While most programs are offered in the local language, many countries have programs taught in English, which tend to be more expensive. Included in this category are binational partnerships such as Duke Kunshan University in China and side campuses such as the Asian campus of the University of Utah in Seoul (Incheon), South Korea.

Most host countries offer a range of scholarships funded by the national government and respective educational institutions, assuming students are proficient in the local language, for example Chinese, French, German, and Russian.

The United States tops the table

There were just over a million students from all over the world in the United States last year, most of them enrolled in colleges and universities across the country. This included around 25,000 from Vietnam, which ranked fourth among source countries.

Despite stiff competition from Australia, Canada, UK and other countries and some thorny and unresolved issues in the country, US higher education remains a leading global brand.

The most obvious reason, a so-called pull factor, is a world-renowned quality, especially in research, measured by rankings, academic awards, grants and contracts, but also education, depending on the institution.

Another is the size of its higher education system, which reflects the vastness of the country of which it is a part (4,690 km from New York to California and 2,863 km from Canada to Mexico by car). It comprises 50 different state (public) higher education systems and hundreds of private non-profit institutions, meaning that there is something for everyone in terms of academics, extracurricular activities, climate, cost, internship and location.

There are urban, suburban, and small college town environments to choose from. There are nearly 4,000 regionally accredited institutions (RA), the gold standard of institutional accreditation. The happy reality is that most of the country is safe, including secondary and post-secondary institutions and their communities.

A third reason is the large number and variety of scholarship opportunities, now more than ever due to the detrimental impact of Covid-19 on enrollment, both national and international. Aid programs can include both self-help (employment) and donations (scholarships and grants) offered by the most selective institutions.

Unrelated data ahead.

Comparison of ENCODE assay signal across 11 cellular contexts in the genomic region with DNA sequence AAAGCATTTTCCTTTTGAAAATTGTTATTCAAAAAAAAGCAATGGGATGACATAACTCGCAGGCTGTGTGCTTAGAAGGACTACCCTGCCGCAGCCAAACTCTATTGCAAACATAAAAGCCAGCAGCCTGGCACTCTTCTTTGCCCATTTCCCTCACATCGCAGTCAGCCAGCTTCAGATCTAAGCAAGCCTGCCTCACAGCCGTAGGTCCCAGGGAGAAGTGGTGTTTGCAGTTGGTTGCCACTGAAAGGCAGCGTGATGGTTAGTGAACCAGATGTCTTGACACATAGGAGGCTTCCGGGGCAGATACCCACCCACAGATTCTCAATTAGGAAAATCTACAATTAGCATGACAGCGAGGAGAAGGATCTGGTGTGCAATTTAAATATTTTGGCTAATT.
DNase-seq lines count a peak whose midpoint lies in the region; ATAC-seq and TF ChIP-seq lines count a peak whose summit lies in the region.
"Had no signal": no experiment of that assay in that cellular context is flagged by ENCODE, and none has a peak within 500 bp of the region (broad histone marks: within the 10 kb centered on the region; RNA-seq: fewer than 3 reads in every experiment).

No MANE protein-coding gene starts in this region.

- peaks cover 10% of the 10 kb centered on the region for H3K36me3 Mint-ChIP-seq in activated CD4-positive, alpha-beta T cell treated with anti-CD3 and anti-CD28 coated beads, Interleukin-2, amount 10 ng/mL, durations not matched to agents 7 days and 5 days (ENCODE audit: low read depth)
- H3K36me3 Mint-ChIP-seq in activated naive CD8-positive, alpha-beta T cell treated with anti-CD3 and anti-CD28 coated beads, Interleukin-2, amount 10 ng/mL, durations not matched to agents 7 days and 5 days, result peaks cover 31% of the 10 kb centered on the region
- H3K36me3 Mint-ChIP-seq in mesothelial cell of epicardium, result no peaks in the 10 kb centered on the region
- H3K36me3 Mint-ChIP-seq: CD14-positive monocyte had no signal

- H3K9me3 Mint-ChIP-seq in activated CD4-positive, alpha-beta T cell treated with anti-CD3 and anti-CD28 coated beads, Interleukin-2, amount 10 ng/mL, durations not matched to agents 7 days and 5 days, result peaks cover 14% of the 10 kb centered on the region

Studying in the United States is one of the most expensive options in the world on paper, but can be very affordable once the discounts, needs-based aid, and merit-based scholarships have been deducted from the cost. official.

Finally, American institutions are renowned for the quality of their services to students, particularly in terms of academic and professional advice. There are many opportunities for enrichment and it is up to students to be proactive and take advantage of them.

One caveat: Studying in the United States is not for everyone. For example, if the students do not have the qualifications to win a scholarship to cover the overall cost, it may be too expensive.

While they seek a smooth transition to the world of work, whether temporarily or permanently, other countries have a clear and predictable path to achieve this goal.

However, if the students’ goal is long-term employment and, perhaps more (permanent residence and citizenship), they still have the option of working after graduation for one to three years, depending on their major, via the OPT program. Some international graduates can then upgrade to an H-1B (work) visa with the help of employers who are satisfied with their performance and willing to keep it, to name one possibility.

Carpe Diem

Students who decide the United States is for them should create a shortlist of “best-fit” institutions they would like to apply to based on accurate information, realistic expectations, and quality advice they care about. their best interests, whether from a consultant, education officer or other source of assistance. If they feel confident and empowered enough, they should definitely apply on their own.

If the United States is not suitable, for whatever reason, then students should focus on another country that welcomes Vietnamese and international students. There is a world of study abroad opportunities to choose from.

Ultimately, you, your institution and your host country and Vietnam will benefit immeasurably from this life-changing experience.

* Mark A. Ashwill, Ph.D. is the Managing Director and Co-Founder of Capstone Vietnam, a full-service education consultancy company established in 2009. From 2005 to 2009, he was Country Director of the Institute of International Education-Vietnam.